Profile: Georgia Perry

Published:  April 20, 2015

Georgia Perry is a graphic artist living in Melbourne, whose work across illustration, graphic design and fine art is drenched in colour and good-time  feelings. Here she talks to desktop about her work for Adidas Supercolor, her collection of gold-tipped enamel pins featuring pop culture’s finest faces (George Constanza!) and the places she looks to for inspiration (Seinfeld, obviously!).



How did the Supercolor project come to you?
I was approached by Adidas to interpret and honour the iconic Superstar shoe for the launch of Supercolor — the Adidas Superstar shoe available in 50 different shades. I’m pretty renowned for being a colour lover these days, so I’d like to think it was a natural choice!

How involved was the team at Adidas, from the initial conceptual stages and throughout the illustration process?
The team were very trusting: after sharing some initial thinking and moodboards, I just had one sketch round and then worked up the final poster.

It’s always nice when a client trusts what you do. The four other artists involved in the project are all at the top of their game, so Adidas was very easy going and open for the whole process.

What were the key points of inspiration behind the illustration?
The ideas we wanted to convey were all around originality, creativity, colour and diversity, so I just looked at different ways of expressing that and tying it in with the Adidas brand.

How does the design complement and incorporate the history of the shoe and the Adidas brand?
I looked at combining old and new, and wanted to create a poster that would hark back to the birth era of the Superstar shoe in 1969. It was an era of colour, peace, love — ideas that resonated strongly with this campaign.

Can you tell us about the imagery?
I included a bunch of different references. Lots of little things that are a nod to the history and spirit of Adidas — elements of hip hop, basketball, street culture, The Gonz, super stardom, diversity — all through a super coloured lens.

What concept or ideas drove the use of the psychedelic aesthetic?
I’d been looking a lot at some vintage advertising books and so the illustration treatment pays homage to popular culture and advertising from the 1960s to 1980s.

We see the Superstar shoe front and centre, with a graphic world of shapes, emblems and colour bursting from it. My work is usually quite simplified and flat, so I really pushed myself to do something different with this one.

What, in your view, is the most successful element of the project?
There were five artists involved who interpreted the theme in completely different ways, from installation to photography to paper craft. It was beautiful to see how different all of the executions were.



What gave birth to the idea to create these pins?
I’d always wanted to extend my practice to include products, so I started by releasing some printed goods (calendars, cards, posters) late last year. I’ve always loved collecting enamel pins. They feel slightly nostalgic … like lost souvenirs to me, and so I thought my aesthetic would lend itself nicely to a product like that. They’re super fun to design and make and people have responded really well to them which is awesome / a nice surprise.

Which celeb is in highest demand?
Larry David no doubt. I think there’s a little bit of Larry in all of us.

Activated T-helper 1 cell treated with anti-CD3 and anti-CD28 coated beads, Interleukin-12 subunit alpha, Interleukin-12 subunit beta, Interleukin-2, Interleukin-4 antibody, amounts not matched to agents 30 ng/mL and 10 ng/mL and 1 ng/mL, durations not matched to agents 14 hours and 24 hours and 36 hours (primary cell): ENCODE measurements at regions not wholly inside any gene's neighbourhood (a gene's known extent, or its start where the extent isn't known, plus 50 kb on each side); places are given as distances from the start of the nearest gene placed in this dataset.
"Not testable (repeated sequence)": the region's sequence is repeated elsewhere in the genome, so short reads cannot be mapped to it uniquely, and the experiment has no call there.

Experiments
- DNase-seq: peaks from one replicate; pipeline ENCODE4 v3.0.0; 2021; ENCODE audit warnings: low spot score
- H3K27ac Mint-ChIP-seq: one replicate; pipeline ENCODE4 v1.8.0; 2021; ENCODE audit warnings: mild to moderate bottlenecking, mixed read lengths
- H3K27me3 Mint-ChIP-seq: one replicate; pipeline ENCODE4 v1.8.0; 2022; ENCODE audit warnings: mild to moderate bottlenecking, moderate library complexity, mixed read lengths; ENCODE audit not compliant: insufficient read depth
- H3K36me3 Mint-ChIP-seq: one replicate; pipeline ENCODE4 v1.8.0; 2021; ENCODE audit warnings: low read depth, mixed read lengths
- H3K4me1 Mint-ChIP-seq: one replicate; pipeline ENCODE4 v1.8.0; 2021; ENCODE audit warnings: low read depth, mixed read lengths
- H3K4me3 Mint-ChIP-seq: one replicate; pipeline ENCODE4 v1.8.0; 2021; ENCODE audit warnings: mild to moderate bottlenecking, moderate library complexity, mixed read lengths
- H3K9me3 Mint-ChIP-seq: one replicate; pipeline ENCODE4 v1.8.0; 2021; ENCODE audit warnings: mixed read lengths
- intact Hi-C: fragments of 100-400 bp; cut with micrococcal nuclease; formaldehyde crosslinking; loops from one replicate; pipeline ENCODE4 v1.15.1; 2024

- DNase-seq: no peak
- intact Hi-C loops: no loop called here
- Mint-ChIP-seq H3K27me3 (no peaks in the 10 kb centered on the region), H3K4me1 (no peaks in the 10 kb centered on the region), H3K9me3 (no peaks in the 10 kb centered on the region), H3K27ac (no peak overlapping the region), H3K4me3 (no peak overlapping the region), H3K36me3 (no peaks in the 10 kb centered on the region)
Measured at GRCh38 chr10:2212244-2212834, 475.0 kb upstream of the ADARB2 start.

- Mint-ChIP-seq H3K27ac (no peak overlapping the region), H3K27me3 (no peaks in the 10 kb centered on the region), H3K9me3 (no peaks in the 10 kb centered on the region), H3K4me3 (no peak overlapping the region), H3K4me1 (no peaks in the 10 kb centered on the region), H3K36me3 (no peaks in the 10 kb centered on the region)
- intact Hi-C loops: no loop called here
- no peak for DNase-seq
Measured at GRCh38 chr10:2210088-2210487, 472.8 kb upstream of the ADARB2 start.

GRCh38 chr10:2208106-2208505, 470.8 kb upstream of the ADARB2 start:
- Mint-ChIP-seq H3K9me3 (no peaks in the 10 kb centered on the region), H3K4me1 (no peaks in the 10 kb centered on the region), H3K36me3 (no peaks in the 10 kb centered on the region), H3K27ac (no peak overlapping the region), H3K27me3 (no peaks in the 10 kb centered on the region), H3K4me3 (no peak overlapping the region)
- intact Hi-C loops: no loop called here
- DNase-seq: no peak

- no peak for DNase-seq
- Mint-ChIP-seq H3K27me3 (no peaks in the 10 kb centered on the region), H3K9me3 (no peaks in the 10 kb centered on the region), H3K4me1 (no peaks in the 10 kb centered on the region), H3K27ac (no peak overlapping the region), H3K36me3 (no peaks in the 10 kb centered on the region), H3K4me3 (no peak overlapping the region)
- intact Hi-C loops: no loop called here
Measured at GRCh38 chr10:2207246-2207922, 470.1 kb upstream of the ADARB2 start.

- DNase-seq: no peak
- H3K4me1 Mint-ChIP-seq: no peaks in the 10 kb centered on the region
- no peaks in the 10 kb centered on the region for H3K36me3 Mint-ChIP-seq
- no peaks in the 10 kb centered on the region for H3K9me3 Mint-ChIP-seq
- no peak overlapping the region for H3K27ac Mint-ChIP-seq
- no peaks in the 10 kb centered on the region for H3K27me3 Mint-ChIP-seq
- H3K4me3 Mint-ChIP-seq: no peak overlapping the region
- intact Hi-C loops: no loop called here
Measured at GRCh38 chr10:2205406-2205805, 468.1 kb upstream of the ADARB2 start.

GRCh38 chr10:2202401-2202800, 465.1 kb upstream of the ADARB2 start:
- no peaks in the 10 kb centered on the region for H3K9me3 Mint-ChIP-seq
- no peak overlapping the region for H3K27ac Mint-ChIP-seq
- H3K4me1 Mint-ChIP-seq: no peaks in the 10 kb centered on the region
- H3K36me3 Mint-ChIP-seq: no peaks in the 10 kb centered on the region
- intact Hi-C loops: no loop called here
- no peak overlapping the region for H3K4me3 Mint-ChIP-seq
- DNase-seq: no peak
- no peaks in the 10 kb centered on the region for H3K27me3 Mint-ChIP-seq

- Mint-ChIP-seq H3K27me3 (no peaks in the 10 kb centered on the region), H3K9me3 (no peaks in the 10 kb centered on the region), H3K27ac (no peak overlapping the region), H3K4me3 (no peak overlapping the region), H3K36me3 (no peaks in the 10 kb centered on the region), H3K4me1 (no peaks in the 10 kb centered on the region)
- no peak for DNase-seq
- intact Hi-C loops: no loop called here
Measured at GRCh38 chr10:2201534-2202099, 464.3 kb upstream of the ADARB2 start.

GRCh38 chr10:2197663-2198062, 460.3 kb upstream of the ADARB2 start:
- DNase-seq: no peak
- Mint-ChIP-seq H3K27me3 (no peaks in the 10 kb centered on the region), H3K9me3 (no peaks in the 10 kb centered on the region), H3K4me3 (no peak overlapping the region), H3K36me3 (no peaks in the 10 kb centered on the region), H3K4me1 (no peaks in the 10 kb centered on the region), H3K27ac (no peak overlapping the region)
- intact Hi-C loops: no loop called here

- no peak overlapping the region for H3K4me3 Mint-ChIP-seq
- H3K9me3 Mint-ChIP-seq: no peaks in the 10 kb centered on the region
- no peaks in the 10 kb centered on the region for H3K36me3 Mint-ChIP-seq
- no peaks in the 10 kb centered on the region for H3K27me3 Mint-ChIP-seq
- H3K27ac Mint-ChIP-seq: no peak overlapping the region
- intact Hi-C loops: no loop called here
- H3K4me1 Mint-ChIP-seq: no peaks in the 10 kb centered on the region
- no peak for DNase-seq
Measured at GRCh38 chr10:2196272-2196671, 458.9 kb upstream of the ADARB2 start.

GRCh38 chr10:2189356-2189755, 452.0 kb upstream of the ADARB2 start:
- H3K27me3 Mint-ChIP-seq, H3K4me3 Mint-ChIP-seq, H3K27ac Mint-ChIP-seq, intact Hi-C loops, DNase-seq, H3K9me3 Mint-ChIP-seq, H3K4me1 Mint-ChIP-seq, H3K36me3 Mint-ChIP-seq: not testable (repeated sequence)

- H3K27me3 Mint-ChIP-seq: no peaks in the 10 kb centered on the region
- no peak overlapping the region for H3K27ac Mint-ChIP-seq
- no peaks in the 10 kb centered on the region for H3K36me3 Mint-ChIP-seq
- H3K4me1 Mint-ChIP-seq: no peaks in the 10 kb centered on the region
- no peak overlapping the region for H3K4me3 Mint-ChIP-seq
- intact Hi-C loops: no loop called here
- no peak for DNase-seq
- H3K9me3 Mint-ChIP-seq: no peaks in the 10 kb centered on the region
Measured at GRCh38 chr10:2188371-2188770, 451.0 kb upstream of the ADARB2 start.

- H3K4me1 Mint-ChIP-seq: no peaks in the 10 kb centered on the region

Where do you turn for inspiration, and which artists, illustrators and designers have had the biggest influence on your work?
I get inspiration from anywhere + everywhere. Art, books, travel, conversation, food. I adore the work of people like Saul Bass and Paul Rand for its simplicity and sense of colour.

What excites or frustrates you about the current state of Australian illustration and design?
I’m not quite sure what the current state of Australian illustration and design really is? Other than our current government not being overly supportive of creativity and the arts. For example, last year the Australian Government’s Creative Industries Innovation Centre (CIIC) which was a brilliant organisation that worked with creative enterprises (and through which I received a grant which completely transformed my whole creative practice) lost all of their funding and was forced to close. I get really frustrated by things like this — it’s as if being this geographically isolated from everyone else doesn’t already make it hard enough to make a living as a creative!

I just know that we have a wealth of obscenely talented people here that work hard and get themselves noticed on a global level, despite being from Australia where the funding / support / infrastructure for creatives isn’t as robust as other countries.

Thanks to the internet though, I can be working with clients from Australia, the US and Japan, all at the same time. I think it’s evened out the playing field for everybody somewhat. If your work is good it will get noticed, no matter where you live.

What is your favourite project from your own body of work and why?
I don’t really have any favourites. I feel like I’m still growing and learning every day (which will hopefully never change) so I don’t really like to look back at old work.

These days I’m trying to push myself more and more, so I’m loving working across everything from animation to illustration to book design to product design. I love learning new things and bringing something new to every project.

What are you working on currently?
More products for the GP range, a couple of book designs, a branding project. I’m also getting ready for a work trip to the US. It’s usually pretty frantic at Georgia Perry HQ but that’s how I like it.


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